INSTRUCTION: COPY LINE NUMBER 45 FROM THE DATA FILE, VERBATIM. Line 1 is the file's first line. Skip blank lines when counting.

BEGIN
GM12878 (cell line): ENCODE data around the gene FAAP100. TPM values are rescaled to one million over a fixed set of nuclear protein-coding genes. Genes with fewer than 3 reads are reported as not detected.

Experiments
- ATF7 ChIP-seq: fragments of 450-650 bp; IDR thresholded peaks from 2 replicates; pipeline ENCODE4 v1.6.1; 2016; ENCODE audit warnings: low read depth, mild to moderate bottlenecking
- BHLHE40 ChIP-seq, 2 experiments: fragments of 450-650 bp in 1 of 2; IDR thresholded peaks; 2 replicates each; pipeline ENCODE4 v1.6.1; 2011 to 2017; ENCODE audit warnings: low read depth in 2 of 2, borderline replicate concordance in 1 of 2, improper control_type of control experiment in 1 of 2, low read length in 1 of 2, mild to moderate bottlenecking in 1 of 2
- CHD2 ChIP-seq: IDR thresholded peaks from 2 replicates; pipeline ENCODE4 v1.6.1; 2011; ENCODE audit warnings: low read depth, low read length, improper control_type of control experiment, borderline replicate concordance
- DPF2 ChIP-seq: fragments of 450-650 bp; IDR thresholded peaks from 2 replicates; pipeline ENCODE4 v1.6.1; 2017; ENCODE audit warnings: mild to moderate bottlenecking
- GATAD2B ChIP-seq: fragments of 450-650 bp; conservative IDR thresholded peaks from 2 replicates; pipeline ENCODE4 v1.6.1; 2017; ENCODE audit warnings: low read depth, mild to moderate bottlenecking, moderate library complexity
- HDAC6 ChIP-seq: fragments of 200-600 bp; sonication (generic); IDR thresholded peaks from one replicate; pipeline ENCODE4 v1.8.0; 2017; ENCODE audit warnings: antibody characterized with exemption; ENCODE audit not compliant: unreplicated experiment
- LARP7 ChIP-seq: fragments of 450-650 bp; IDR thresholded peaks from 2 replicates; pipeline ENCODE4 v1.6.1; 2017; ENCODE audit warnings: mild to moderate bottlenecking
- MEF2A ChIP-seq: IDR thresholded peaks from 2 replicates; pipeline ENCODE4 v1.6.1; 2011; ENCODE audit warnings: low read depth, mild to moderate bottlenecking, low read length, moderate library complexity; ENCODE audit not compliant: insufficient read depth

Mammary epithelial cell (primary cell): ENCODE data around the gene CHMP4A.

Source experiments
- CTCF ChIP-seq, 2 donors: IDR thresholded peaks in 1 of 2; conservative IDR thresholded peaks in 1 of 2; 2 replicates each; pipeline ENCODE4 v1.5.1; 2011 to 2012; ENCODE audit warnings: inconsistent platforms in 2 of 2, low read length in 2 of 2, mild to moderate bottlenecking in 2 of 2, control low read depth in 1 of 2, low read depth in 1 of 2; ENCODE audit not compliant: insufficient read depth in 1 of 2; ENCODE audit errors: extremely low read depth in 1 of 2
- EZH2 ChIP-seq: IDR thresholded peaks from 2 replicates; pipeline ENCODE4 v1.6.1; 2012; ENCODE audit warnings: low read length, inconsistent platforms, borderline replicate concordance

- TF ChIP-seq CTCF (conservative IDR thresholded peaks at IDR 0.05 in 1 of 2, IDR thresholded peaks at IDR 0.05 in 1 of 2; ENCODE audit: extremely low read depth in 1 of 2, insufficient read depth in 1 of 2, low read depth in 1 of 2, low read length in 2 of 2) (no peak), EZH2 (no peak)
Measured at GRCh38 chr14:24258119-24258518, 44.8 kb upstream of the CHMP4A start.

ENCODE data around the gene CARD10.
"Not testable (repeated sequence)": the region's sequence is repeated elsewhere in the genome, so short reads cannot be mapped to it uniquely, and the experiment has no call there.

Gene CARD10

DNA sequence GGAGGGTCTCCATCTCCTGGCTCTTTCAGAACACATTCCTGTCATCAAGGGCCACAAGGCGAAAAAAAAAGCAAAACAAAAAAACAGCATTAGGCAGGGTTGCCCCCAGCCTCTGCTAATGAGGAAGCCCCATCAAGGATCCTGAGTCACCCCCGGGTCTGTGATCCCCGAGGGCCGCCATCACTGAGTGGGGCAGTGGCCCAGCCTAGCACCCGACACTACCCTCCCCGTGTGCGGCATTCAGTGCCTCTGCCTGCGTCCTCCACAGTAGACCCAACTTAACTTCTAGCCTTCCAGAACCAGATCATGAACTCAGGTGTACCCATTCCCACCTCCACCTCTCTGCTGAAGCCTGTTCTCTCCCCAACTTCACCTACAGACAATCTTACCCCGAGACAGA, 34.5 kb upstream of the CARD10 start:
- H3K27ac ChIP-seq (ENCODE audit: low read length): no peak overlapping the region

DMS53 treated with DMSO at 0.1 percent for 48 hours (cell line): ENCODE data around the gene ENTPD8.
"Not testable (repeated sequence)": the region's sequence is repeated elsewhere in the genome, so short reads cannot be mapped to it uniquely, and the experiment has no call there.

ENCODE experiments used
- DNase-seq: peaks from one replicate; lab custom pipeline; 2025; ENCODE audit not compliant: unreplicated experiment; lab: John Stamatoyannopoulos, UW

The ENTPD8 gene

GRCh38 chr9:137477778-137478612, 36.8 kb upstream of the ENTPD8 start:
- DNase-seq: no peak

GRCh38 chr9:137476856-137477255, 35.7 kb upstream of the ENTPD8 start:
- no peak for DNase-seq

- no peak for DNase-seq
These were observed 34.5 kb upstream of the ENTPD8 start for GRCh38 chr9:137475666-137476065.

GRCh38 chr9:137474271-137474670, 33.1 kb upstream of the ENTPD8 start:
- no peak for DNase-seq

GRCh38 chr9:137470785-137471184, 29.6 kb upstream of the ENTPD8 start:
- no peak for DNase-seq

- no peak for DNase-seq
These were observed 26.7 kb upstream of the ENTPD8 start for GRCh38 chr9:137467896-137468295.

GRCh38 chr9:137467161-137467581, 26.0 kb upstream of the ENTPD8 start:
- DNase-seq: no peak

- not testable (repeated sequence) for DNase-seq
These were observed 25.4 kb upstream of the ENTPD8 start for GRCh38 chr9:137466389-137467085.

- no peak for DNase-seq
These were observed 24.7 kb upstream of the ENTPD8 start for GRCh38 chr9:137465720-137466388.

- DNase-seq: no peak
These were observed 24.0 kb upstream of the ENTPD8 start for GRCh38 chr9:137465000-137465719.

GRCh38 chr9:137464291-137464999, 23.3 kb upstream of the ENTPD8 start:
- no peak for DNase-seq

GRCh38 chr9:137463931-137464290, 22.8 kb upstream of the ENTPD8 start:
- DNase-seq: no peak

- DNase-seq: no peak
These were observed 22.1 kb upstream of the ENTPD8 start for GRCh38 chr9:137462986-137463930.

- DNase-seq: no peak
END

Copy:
- DNase-seq: no peak